It signals that The Flash might make the hungry little robber baron at the head of Warner Bros. Discovery some cash, which means that it gets to see the light of day. In fact, the more light, the better! Meanwhile, Batgirl—a film starring Brendan Fraser’s villain, Michael Keaton’s returning Batman, Ivory Aquino as the first major trans character in a DC movie and an Afro-Latina lead—will die a silent death. To Zaslav, those enticing elements just didn’t seem likely to make money, except through the most insulting methods available. In fact, early estimates are that this move will net the company $15-20M…or less than 10% of what Zaslav was paid to make this stupid decision.
If it wasn’t quite clear enough that superhero movies are simply commodities, here you go. They’re now the only thing Hollywood is making, and even then, they might not even let us see them. Hope you aspiring filmmakers like the sound of that.
And how do you like the sound of working for “an old-school film mogul?” That’s how one WB insider described Zaslav’s power over the company, now that he’s broken the studio down into three divisions that all report directly to him. There’s a new head honcho in town and he loves Wall Street almost as much as he fucking hates HBO Max.
Yes, HBO Max itself is under plenty of fire. The unscrupulous unscripted boss behind such bastions of quality as Naked and Afraid and 90 Day Fiancé must have been watching too much Deadliest Catch, because he’s taken it upon himself to gut the best streamer like a fish.
First, HBO Max pulled at least six made-for-streaming Warner Bros. movies from the service. You might notice that streaming libraries have some churn from month to month. You might also intuit that it’s not a great sign when your streaming service isn’t keeping the movies specifically made for your streaming service. Honestly, since it doesn’t seem like this would save…any money at all, this all sounds like Zaslav proving what a big strong Boss Baby he is by dismantling his predecessor’s streamer.
So to those who made Moonshot, Superintelligence, Locked Down, The Witches, An American Pickle and Charm City Kings, my heart goes out to you. If you wanted to see those, or the new House Party that’s been indefinitely delayed, too bad. Since they were streaming originals, don’t expect them to get physical releases, either. They’re just fading from history—art permanently erased so the monopolists have happier spreadsheets.
These films are in the same boat as Batgirl: Who needs movies when you can get a tax write-off? Hell, let’s just have a streaming service that’s whole library is just tax forms. Actually, that’s probably what Zaslav watches when he crashes on the couch with a pint of ice cream.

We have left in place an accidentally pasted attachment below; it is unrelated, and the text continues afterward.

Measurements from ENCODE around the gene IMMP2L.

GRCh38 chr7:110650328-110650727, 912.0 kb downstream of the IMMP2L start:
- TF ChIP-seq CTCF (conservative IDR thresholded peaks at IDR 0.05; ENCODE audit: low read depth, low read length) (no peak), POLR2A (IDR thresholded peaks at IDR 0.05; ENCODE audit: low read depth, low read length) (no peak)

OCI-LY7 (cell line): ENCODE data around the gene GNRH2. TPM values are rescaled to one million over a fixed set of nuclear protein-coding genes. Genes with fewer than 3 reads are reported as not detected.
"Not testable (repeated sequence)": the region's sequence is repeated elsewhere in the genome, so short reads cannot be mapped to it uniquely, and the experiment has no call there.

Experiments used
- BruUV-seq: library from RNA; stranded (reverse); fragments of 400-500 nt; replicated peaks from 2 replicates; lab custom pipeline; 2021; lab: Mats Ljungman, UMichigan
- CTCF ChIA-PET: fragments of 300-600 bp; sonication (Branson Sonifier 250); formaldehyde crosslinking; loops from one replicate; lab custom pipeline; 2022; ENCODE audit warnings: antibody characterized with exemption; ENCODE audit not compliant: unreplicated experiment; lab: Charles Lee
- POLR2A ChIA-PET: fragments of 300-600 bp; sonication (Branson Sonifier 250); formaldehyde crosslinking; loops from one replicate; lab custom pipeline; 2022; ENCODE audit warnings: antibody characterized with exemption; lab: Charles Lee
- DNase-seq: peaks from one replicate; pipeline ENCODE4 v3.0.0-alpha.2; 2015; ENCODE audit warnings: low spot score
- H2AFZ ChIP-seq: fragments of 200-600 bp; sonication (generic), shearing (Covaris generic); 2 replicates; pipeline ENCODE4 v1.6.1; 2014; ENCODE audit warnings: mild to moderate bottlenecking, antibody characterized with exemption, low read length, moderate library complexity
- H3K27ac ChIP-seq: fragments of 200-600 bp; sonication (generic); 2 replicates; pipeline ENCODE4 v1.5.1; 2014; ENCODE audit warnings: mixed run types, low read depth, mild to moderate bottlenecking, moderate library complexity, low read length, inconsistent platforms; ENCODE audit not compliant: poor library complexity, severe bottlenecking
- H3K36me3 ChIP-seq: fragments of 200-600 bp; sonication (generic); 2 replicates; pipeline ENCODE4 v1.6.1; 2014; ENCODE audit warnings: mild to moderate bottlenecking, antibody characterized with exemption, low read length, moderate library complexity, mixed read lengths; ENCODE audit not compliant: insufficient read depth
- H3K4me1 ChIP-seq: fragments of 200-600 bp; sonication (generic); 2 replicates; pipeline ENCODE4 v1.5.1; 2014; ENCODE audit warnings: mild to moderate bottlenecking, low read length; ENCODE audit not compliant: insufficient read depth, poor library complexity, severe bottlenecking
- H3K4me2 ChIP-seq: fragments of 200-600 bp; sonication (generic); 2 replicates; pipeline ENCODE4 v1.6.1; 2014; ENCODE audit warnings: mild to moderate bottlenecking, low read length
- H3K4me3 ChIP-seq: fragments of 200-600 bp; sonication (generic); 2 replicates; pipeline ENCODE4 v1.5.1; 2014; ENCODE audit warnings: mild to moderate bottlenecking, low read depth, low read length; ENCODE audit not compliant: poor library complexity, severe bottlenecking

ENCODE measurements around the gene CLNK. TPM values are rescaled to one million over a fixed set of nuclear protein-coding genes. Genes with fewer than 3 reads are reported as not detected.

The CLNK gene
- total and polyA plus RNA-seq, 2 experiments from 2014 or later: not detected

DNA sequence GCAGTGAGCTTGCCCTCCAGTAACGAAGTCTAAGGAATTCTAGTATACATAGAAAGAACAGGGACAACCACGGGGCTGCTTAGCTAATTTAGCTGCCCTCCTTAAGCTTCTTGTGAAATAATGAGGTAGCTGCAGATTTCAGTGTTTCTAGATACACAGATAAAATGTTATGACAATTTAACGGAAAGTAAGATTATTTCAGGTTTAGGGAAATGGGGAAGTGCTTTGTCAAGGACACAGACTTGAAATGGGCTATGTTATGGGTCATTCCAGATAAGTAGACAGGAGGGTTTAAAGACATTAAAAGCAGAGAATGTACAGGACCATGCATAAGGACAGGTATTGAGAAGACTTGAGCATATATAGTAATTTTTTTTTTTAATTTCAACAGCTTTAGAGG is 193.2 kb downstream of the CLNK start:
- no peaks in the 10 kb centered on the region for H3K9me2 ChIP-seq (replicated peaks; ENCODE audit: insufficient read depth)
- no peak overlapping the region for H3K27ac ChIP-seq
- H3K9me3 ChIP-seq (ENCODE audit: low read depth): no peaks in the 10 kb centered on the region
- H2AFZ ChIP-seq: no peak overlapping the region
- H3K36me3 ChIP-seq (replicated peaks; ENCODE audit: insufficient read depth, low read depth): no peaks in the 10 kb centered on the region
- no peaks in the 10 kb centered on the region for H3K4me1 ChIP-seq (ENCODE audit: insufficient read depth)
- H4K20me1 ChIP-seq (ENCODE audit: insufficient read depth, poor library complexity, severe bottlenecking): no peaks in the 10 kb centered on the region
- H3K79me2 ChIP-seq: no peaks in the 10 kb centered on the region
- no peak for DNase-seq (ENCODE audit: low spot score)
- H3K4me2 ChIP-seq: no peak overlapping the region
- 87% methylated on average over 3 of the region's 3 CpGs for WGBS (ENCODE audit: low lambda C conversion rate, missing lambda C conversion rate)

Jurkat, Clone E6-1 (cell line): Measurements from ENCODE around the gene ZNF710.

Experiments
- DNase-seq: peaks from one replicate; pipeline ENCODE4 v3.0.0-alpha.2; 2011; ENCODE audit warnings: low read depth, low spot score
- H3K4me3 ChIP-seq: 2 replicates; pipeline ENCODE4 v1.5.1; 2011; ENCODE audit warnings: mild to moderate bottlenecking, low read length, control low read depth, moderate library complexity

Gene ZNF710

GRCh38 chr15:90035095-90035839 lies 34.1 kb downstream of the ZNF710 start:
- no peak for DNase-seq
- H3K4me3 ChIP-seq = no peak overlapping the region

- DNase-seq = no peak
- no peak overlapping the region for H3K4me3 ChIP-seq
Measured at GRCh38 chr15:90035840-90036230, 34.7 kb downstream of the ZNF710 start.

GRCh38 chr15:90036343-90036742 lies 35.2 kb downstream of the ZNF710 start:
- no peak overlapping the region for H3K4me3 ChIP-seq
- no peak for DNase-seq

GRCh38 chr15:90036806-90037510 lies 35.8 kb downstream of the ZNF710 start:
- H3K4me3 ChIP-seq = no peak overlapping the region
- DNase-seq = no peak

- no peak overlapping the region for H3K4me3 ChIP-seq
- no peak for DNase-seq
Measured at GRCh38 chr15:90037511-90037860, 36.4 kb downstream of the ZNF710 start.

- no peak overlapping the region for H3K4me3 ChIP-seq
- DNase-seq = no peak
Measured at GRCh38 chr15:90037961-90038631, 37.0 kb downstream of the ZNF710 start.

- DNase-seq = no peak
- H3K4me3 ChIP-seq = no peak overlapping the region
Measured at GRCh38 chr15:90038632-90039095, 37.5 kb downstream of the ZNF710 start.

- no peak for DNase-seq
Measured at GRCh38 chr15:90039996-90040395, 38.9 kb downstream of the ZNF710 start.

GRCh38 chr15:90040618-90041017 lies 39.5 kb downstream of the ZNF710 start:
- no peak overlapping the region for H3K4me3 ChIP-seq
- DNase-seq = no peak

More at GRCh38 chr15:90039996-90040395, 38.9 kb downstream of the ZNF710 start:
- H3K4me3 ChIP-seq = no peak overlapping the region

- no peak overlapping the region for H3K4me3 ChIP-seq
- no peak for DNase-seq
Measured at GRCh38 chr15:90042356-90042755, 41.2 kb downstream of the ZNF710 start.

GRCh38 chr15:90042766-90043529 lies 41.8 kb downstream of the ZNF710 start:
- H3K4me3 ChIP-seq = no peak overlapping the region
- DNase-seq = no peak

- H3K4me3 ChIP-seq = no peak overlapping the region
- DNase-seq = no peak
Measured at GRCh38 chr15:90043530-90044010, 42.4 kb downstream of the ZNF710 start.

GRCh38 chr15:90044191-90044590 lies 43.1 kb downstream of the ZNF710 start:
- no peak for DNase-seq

And second, The Wrap has had their ear to the ground, and heard the following: Everyone at HBO is “freaking out.”
To put a number to the freak-out, the estimate right now is that the HBO Max development team will face 70% layoffs. Ah, you mean the development team that added 32 Emmy nominations this year to HBO’s sizable 108? Which extended their lead significantly over their nearest competitor, Netflix (105 noms)? The development team that, for the most part, helped take the Peak TV brand of HBO and translate it to the original content of a streamer? Cutting down that team will certainly bring them closer in line to Netflix and its soulless algorithm. Finally, we can have the same mush no matter which service we pay for!
Discovery+ and HBO Max existing under the same corporate banner wasn’t going to last forever, but if you look at the two…which would you want your main service to look like? A respected place where people could watch watercooler TV, ambitious projects from people like Nathan Fielder and Olivier Assayas, silent Harold Lloyd comedies, blockbusters like The Batman and the best anime films ever made? Or a vapid reality show landfill with multiple shows starting with the phrase “Ghost Adventures?” The choice doesn’t seem hard, but maybe that’s because I like movies and TV more than rubbing $100 bills all over my sweaty face.
As writers, directors, development executives and creatives of seemingly any kind are shown how worthless they are when the corporate overlords come a-knocking, we’ll see the immediate and long-term effects of a company alienating…well, all the actual talent. Maybe Warner Bros. Discovery can get by as an entertainment company employing only business suits, but my gut says that’s unlikely. Good luck running HGTV Max, is all I can say.
More cuts are soon on their way during today’s Warner Bros. Discovery earnings call, but even knowing what we know now, it’s hard to see David Zaslav as anything but a villain.
Jacob Oller is Movies Editor at Paste Magazine. You can follow him on Twitter at @jacoboller.